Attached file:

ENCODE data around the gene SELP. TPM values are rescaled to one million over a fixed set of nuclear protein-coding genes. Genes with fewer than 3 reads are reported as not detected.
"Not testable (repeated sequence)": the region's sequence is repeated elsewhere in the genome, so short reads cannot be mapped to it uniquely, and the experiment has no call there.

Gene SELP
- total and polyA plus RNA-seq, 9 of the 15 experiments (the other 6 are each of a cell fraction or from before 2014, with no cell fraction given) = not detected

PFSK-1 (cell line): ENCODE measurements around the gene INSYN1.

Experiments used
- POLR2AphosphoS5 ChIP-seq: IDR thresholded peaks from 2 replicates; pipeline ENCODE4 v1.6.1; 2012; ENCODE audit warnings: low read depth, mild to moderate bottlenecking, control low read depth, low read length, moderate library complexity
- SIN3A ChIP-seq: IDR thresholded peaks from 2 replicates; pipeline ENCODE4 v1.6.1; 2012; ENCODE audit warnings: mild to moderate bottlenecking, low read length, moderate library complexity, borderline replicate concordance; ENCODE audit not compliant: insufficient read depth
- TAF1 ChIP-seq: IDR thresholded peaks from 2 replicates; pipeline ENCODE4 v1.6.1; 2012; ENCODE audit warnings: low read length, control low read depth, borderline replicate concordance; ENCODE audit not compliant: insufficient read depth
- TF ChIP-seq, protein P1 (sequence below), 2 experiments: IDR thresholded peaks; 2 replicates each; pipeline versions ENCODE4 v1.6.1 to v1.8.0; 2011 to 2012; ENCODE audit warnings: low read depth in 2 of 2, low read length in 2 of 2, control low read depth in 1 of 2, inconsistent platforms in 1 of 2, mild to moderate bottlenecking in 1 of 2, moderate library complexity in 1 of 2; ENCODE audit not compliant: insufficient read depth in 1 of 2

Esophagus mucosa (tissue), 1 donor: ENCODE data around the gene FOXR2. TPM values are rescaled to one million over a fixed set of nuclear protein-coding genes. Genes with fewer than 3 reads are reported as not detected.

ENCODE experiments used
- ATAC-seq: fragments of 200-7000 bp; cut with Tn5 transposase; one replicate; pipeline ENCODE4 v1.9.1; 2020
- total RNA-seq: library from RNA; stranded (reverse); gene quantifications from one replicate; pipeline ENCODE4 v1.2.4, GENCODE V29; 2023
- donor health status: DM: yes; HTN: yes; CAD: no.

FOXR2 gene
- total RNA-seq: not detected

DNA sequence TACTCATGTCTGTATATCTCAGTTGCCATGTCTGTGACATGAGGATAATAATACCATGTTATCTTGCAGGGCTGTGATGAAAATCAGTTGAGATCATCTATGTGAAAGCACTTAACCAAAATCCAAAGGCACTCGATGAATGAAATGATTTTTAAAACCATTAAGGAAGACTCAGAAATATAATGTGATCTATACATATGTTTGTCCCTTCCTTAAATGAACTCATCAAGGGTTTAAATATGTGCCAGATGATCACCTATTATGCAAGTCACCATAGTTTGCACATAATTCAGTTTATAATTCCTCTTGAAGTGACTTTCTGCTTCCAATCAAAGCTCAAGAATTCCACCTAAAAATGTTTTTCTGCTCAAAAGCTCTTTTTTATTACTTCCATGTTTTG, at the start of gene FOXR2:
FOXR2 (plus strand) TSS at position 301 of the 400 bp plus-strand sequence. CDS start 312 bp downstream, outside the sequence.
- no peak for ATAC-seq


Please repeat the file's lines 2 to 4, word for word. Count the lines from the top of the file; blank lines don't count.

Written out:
"Not testable (repeated sequence)": the region's sequence is repeated elsewhere in the genome, so short reads cannot be mapped to it uniquely, and the experiment has no call there.

Gene SELP
- total and polyA plus RNA-seq, 9 of the 15 experiments (the other 6 are each of a cell fraction or from before 2014, with no cell fraction given) = not detected